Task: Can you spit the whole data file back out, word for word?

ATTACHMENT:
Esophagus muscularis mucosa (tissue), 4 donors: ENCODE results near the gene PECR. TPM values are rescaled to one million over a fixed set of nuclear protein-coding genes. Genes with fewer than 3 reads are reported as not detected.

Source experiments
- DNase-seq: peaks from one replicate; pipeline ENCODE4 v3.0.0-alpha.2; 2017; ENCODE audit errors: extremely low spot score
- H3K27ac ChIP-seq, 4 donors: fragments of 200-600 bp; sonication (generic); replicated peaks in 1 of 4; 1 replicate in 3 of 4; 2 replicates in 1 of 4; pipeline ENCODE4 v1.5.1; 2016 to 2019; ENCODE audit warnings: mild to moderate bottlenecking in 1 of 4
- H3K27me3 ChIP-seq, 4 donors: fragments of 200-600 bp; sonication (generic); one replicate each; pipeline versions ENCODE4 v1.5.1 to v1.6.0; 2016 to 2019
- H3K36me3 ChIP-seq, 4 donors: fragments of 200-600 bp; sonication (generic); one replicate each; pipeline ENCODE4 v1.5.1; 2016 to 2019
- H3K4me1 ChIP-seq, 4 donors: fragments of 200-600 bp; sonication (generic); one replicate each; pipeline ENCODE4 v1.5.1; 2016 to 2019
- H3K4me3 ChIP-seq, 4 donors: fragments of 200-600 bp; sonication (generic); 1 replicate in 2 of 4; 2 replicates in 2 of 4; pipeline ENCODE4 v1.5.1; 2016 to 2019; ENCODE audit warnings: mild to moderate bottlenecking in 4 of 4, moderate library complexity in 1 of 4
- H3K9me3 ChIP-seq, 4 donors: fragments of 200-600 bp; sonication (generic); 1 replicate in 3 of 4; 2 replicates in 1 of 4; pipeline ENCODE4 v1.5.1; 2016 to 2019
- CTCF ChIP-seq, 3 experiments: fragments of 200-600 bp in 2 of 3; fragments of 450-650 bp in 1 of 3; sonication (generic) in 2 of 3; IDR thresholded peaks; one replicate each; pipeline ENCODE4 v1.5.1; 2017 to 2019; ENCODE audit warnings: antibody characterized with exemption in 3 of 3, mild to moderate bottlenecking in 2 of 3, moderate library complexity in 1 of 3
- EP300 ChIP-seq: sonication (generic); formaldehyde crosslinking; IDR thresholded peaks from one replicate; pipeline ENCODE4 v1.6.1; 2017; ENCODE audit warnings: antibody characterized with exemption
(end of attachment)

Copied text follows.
Esophagus muscularis mucosa (tissue), 4 donors: ENCODE results near the gene PECR. TPM values are rescaled to one million over a fixed set of nuclear protein-coding genes. Genes with fewer than 3 reads are reported as not detected.

Source experiments
- DNase-seq: peaks from one replicate; pipeline ENCODE4 v3.0.0-alpha.2; 2017; ENCODE audit errors: extremely low spot score
- H3K27ac ChIP-seq, 4 donors: fragments of 200-600 bp; sonication (generic); replicated peaks in 1 of 4; 1 replicate in 3 of 4; 2 replicates in 1 of 4; pipeline ENCODE4 v1.5.1; 2016 to 2019; ENCODE audit warnings: mild to moderate bottlenecking in 1 of 4
- H3K27me3 ChIP-seq, 4 donors: fragments of 200-600 bp; sonication (generic); one replicate each; pipeline versions ENCODE4 v1.5.1 to v1.6.0; 2016 to 2019
- H3K36me3 ChIP-seq, 4 donors: fragments of 200-600 bp; sonication (generic); one replicate each; pipeline ENCODE4 v1.5.1; 2016 to 2019
- H3K4me1 ChIP-seq, 4 donors: fragments of 200-600 bp; sonication (generic); one replicate each; pipeline ENCODE4 v1.5.1; 2016 to 2019
- H3K4me3 ChIP-seq, 4 donors: fragments of 200-600 bp; sonication (generic); 1 replicate in 2 of 4; 2 replicates in 2 of 4; pipeline ENCODE4 v1.5.1; 2016 to 2019; ENCODE audit warnings: mild to moderate bottlenecking in 4 of 4, moderate library complexity in 1 of 4
- H3K9me3 ChIP-seq, 4 donors: fragments of 200-600 bp; sonication (generic); 1 replicate in 3 of 4; 2 replicates in 1 of 4; pipeline ENCODE4 v1.5.1; 2016 to 2019
- CTCF ChIP-seq, 3 experiments: fragments of 200-600 bp in 2 of 3; fragments of 450-650 bp in 1 of 3; sonication (generic) in 2 of 3; IDR thresholded peaks; one replicate each; pipeline ENCODE4 v1.5.1; 2017 to 2019; ENCODE audit warnings: antibody characterized with exemption in 3 of 3, mild to moderate bottlenecking in 2 of 3, moderate library complexity in 1 of 3
- EP300 ChIP-seq: sonication (generic); formaldehyde crosslinking; IDR thresholded peaks from one replicate; pipeline ENCODE4 v1.6.1; 2017; ENCODE audit warnings: antibody characterized with exemption